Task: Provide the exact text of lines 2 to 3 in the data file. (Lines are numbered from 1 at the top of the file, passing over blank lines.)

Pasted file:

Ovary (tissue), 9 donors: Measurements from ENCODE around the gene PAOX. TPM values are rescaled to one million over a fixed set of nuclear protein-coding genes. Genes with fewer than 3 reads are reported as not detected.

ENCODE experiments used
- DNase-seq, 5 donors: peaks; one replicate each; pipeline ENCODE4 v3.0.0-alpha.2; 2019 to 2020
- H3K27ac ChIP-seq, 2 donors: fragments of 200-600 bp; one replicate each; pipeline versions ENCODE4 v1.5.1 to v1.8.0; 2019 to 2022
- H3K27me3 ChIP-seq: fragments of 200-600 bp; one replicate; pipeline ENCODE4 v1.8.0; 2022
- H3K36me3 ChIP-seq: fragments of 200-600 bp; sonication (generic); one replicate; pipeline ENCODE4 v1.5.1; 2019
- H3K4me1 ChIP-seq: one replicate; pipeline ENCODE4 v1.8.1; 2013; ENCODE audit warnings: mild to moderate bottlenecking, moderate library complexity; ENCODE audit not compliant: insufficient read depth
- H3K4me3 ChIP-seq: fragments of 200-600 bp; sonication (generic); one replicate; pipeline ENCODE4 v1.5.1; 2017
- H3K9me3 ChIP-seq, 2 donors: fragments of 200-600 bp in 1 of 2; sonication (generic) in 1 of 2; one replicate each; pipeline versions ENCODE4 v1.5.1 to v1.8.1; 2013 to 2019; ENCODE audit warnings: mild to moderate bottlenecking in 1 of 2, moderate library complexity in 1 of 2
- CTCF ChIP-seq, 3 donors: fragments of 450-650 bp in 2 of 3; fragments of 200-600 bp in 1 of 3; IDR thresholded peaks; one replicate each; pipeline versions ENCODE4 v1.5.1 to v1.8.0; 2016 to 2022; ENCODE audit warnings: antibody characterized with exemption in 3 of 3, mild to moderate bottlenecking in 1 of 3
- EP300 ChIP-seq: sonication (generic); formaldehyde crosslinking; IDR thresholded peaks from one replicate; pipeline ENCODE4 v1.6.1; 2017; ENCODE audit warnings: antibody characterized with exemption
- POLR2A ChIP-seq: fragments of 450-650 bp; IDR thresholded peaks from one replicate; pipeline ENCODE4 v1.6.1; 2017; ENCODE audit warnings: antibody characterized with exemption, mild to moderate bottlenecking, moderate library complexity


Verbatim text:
ENCODE experiments used
- DNase-seq, 5 donors: peaks; one replicate each; pipeline ENCODE4 v3.0.0-alpha.2; 2019 to 2020